As with more or less any significant new invention, economies of scale and the relentless advance of technology have transformed home computing from a luxury enjoyed only by a privileged few into a facility that has become an essential way of life for most modern households.
Indeed it was probably only a decade or so ago when the majority of “ordinary” families did not possess even a desktop appliance, and those machines that had found their way into domestic usage were so incredibly small in terms of capacity that one wonders how we ever managed to get online.
Fast forward to 2011 and all but the most stubborn of the yesteryear generation possess not just desktops but also laptops, and usually mobile telephones with Internet technology too.
In my own household, where we have a fridge freezer that has somehow survived fifteen years of intensive use and a television that has not been dusted for at least as long we nonetheless have at least eight pieces of equipment that are capable of accessing the Internet. I do not even know what devices my fourteen-year-old twins possess and probably wouldn’t be able to identify them if I did, but they seem to chat away to the world and if what they do costs anything then they must be paying the bills themselves.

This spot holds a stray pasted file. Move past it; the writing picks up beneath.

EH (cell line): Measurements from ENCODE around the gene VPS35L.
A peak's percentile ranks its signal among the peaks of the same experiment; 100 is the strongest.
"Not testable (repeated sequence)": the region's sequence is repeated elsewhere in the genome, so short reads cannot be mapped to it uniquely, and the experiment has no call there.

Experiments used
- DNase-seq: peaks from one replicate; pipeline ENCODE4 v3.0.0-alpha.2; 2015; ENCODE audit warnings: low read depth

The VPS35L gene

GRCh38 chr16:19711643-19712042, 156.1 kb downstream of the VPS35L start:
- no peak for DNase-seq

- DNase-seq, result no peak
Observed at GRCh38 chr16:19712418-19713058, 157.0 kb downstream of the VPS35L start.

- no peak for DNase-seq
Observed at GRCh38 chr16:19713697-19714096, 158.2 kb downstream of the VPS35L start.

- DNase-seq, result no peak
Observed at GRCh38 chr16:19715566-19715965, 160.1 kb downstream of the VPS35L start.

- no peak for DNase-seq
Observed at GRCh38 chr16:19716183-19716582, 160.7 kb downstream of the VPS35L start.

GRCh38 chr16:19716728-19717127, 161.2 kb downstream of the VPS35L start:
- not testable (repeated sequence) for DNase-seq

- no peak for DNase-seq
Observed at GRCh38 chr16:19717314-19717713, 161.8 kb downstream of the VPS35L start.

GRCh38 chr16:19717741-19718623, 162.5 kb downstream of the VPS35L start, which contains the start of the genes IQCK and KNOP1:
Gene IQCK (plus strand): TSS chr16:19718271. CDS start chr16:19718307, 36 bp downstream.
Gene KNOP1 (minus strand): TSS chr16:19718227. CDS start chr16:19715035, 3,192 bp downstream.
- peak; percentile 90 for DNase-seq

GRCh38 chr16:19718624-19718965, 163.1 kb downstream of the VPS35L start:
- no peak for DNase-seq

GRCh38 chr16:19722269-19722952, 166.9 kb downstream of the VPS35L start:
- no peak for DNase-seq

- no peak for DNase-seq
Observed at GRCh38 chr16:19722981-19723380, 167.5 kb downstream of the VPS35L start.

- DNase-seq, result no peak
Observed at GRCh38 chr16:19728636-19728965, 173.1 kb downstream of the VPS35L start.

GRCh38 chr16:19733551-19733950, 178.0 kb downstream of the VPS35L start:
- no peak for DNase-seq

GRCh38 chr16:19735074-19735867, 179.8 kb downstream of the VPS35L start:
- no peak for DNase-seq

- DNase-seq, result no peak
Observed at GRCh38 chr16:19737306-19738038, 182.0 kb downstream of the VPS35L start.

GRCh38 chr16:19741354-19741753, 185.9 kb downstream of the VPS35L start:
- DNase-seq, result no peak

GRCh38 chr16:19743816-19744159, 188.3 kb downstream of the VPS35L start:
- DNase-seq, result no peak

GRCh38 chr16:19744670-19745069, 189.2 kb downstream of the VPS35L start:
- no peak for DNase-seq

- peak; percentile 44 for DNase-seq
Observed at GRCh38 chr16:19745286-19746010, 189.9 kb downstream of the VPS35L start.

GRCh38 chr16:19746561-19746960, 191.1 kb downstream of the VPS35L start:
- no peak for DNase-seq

Similarly printers are now extraordinarily cheap. My first produced only black and white copies at a painfully slow pace but that didn’t prevent it being both around the size and the cost of a small car. It had to be fed with Epson ink cartridges and was at the cutting edge of printing technology in its time, but its time, as well as the machine, has long since passed on.
These days one can purchase a multifunction printer that also scans, photocopies and sends faxes for the price of a good meal out. Whether it be Canon, Hewlett Packard or Epson ink cartridges are still the main expense involved, and one has to be sensible and not a little conservative when deciding what to run off from the computer. Compatibles and other options such as top-up ink have reduced outgoings for some on the printing front, but one has to be careful of side-effects such as possible leakages.
Basically you pays your money and you takes your chance. If you can afford them then use the real thing. If your printer is an Epson then use Epson ink cartridges, if it is an HP then use HP, and so on. If not then do keep a regular watch for any possible problems.